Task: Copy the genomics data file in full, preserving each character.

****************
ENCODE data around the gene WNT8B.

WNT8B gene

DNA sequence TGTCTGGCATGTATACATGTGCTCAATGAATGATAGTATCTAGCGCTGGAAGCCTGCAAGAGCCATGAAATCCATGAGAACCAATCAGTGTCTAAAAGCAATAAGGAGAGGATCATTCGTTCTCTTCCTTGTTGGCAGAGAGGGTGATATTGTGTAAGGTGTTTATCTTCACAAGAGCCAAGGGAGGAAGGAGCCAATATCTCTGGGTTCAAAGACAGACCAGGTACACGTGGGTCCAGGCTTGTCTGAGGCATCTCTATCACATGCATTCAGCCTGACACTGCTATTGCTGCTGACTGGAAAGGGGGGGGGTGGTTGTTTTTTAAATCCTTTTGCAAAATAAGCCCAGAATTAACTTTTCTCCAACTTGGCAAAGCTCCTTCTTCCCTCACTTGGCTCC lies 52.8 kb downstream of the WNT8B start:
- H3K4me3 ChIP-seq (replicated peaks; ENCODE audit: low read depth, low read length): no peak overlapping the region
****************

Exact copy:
ENCODE data around the gene WNT8B.

WNT8B gene

DNA sequence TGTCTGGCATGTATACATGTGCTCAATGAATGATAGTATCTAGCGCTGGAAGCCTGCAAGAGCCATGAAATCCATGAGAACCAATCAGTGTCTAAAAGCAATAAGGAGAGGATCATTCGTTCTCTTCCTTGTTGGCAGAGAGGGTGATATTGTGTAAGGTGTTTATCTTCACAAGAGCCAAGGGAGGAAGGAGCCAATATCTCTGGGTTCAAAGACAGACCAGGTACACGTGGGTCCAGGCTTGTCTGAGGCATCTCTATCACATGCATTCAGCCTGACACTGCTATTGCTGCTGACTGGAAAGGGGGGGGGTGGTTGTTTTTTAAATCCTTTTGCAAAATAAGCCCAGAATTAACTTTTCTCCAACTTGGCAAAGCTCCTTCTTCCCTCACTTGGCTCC lies 52.8 kb downstream of the WNT8B start:
- H3K4me3 ChIP-seq (replicated peaks; ENCODE audit: low read depth, low read length): no peak overlapping the region